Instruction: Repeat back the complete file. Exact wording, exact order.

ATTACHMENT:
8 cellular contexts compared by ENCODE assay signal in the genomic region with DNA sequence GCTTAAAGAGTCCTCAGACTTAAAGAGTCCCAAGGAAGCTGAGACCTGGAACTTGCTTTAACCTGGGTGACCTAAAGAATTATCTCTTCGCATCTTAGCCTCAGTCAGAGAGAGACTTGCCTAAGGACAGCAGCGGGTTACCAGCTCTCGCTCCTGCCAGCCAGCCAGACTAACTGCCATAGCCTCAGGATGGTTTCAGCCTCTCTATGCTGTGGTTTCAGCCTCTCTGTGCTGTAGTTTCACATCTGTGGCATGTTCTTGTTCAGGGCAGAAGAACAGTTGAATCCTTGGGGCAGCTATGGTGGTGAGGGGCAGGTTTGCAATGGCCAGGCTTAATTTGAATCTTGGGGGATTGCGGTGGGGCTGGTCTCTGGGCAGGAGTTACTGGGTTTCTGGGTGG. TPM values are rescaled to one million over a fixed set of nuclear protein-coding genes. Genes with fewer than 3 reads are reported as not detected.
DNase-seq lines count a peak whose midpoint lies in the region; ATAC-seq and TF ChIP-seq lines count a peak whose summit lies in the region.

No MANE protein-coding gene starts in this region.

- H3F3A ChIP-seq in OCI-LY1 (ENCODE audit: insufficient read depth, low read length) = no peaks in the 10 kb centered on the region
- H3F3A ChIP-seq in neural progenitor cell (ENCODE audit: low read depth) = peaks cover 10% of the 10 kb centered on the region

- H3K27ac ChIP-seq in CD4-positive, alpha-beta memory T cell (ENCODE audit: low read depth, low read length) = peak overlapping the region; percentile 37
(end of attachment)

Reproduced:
8 cellular contexts compared by ENCODE assay signal in the genomic region with DNA sequence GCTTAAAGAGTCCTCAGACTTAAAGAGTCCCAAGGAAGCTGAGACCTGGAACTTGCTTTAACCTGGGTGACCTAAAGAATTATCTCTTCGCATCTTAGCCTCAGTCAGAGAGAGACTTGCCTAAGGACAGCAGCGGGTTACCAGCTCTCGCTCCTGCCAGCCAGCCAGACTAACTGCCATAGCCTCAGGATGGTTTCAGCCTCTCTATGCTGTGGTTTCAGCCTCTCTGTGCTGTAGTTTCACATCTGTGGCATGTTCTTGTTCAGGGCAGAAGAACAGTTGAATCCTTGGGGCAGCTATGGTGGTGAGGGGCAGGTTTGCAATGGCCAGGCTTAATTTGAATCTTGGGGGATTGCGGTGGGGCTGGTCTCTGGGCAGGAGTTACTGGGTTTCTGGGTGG. TPM values are rescaled to one million over a fixed set of nuclear protein-coding genes. Genes with fewer than 3 reads are reported as not detected.
DNase-seq lines count a peak whose midpoint lies in the region; ATAC-seq and TF ChIP-seq lines count a peak whose summit lies in the region.

No MANE protein-coding gene starts in this region.

- H3F3A ChIP-seq in OCI-LY1 (ENCODE audit: insufficient read depth, low read length) = no peaks in the 10 kb centered on the region
- H3F3A ChIP-seq in neural progenitor cell (ENCODE audit: low read depth) = peaks cover 10% of the 10 kb centered on the region

- H3K27ac ChIP-seq in CD4-positive, alpha-beta memory T cell (ENCODE audit: low read depth, low read length) = peak overlapping the region; percentile 37